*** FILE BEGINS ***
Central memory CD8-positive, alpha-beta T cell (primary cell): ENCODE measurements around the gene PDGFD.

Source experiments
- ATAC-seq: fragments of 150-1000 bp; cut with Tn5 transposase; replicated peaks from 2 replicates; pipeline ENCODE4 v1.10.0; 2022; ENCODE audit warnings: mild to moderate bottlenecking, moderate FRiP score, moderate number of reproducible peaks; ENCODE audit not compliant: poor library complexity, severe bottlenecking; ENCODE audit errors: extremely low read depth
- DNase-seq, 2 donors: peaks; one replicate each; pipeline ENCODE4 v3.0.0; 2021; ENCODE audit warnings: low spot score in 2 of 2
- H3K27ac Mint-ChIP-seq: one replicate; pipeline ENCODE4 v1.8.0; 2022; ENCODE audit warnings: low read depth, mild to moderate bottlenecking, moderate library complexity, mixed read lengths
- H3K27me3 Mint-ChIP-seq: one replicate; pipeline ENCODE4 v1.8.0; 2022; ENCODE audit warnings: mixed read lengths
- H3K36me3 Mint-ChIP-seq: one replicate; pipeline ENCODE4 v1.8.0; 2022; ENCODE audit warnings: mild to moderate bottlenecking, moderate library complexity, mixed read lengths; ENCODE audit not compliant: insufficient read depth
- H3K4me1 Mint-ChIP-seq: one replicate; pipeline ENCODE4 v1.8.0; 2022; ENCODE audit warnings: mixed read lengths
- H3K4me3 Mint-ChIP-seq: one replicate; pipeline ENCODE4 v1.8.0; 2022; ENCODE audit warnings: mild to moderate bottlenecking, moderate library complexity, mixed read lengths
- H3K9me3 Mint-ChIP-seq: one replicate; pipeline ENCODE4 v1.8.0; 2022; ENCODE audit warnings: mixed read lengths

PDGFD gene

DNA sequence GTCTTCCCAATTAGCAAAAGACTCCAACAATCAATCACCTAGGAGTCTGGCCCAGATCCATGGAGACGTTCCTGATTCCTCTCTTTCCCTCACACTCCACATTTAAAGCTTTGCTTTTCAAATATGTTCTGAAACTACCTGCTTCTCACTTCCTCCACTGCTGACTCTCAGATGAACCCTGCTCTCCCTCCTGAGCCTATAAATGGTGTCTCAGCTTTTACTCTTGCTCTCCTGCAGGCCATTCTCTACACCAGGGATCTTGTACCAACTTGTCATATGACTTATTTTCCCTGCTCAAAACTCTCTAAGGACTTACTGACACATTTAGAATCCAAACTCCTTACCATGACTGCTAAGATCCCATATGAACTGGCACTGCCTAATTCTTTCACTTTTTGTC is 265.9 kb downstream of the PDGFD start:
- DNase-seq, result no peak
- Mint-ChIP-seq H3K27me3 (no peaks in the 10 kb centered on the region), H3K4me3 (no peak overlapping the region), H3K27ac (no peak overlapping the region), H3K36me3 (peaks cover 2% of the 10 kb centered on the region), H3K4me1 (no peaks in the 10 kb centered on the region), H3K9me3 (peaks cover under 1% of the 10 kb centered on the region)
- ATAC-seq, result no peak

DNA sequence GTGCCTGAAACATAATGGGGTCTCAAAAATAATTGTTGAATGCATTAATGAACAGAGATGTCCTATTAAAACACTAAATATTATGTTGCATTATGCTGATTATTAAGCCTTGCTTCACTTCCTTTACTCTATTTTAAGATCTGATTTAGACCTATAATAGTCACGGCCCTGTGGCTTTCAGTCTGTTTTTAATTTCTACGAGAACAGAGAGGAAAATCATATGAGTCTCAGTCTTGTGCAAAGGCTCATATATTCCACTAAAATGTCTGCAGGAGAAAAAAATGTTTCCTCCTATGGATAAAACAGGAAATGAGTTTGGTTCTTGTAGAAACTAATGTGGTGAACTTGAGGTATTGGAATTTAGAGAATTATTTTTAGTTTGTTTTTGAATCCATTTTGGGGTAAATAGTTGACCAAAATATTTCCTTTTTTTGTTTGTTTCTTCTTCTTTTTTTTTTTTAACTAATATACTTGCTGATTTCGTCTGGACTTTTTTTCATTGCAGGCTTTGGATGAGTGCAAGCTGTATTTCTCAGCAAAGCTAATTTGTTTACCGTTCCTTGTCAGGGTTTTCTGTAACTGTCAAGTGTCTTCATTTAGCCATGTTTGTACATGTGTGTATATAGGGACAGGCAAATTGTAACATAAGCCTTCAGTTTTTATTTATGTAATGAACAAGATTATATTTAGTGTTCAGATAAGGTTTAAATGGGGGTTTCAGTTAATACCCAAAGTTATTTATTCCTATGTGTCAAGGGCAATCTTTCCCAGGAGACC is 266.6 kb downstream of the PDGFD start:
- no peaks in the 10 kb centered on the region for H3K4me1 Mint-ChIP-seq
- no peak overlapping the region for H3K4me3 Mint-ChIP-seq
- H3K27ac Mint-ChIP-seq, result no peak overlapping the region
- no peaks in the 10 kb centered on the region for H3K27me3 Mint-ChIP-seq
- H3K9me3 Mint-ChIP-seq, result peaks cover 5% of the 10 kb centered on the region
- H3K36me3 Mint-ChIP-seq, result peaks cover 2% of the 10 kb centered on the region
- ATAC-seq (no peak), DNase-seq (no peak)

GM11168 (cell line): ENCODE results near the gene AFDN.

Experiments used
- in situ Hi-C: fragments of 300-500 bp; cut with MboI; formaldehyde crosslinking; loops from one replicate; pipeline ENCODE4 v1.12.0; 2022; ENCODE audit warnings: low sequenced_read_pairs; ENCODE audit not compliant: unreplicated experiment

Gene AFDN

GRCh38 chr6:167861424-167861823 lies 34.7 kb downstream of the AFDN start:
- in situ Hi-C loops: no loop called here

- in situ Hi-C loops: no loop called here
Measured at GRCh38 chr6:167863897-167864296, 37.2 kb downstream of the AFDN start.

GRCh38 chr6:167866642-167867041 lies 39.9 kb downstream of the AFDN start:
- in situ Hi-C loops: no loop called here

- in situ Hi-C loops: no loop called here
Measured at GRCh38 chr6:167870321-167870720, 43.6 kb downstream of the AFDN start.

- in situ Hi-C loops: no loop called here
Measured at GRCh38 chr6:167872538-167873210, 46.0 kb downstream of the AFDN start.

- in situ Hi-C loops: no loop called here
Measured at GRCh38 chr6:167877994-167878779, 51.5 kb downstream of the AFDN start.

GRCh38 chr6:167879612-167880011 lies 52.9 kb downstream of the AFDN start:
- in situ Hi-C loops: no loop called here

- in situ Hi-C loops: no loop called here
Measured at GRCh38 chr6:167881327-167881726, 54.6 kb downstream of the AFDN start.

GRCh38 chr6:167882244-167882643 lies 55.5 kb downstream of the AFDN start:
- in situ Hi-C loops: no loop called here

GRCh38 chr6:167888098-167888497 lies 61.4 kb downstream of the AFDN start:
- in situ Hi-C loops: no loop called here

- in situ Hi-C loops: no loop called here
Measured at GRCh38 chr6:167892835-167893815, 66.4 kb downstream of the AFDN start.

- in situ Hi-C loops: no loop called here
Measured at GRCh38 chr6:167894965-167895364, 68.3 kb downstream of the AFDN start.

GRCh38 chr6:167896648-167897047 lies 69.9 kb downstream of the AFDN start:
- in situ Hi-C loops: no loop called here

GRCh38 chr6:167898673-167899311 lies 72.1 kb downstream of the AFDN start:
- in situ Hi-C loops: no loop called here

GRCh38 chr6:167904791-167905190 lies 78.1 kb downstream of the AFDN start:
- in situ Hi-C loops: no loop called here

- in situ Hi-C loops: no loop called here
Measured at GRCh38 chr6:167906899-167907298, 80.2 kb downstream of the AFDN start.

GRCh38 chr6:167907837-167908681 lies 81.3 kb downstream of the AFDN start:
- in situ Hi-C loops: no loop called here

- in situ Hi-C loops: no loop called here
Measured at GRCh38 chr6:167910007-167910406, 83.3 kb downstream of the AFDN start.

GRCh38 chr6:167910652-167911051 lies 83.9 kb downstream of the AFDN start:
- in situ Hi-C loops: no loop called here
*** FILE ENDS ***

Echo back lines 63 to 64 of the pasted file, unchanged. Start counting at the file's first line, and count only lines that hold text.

Measured at GRCh38 chr6:167910007-167910406, 83.3 kb downstream of the AFDN start.

GRCh38 chr6:167910652-167911051 lies 83.9 kb downstream of the AFDN start: